The co-optimization of energy and reserves has become a standard requirement in integrated markets. This is due to the inverse relationship that exists between energy and reserves. The provision of reserves generally reduces the amount of primary energy a generating unit can produce and vice versa. This suggests that these products should be procured through a simultaneous auction to ensure optimal procurement and pricing. Furthermore, forward markets dictate that this co-optimization of energy and reserves be done over a multi-period planning horizon. This dissertation addresses the problem of optimal scheduling and pricing of energy and reserves over a multi-period planning horizon using an optimal power flow formulation.
The extension of the problem from a static optimization problem to a dynamic optimization problem is presented. Price definitions for energy and reserves in terms of shadow prices emanating from the optimization algorithm are provided. It is shown that the proposed formulation of prices leads to the cascading of reserve prices and eliminates the problem of “price reversal” where lower quality reserves are priced higher than higher ii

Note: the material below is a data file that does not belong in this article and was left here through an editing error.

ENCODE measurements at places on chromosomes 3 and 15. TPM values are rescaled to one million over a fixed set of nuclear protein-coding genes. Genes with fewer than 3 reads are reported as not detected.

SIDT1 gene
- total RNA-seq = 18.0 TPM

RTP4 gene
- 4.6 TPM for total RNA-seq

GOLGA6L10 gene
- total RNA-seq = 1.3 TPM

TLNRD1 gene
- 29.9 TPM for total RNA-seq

quality reserves. Pricing conditions are also established for the downward substitution of higher quality reserves for lower quality reserves.
The proposed pricing formulations are tested on the IEEE 24 Bus Reliability Test System and on the South African power network. The simulated results show that cascading of reserve prices does occur and that prices of different types of reserves are equal when downward substitution of reserves occurs. Zonal reserve requirements result in higher energy and reserve prices, which in term result in higher procurement costs to the system operator and higher profits to market participants. Congestion on the network also results in higher procurement costs to the system operator and higher profits to market participants in the case of zonal pricing of reserves.
Dissertation (MEng)--University of Pretoria, 2013.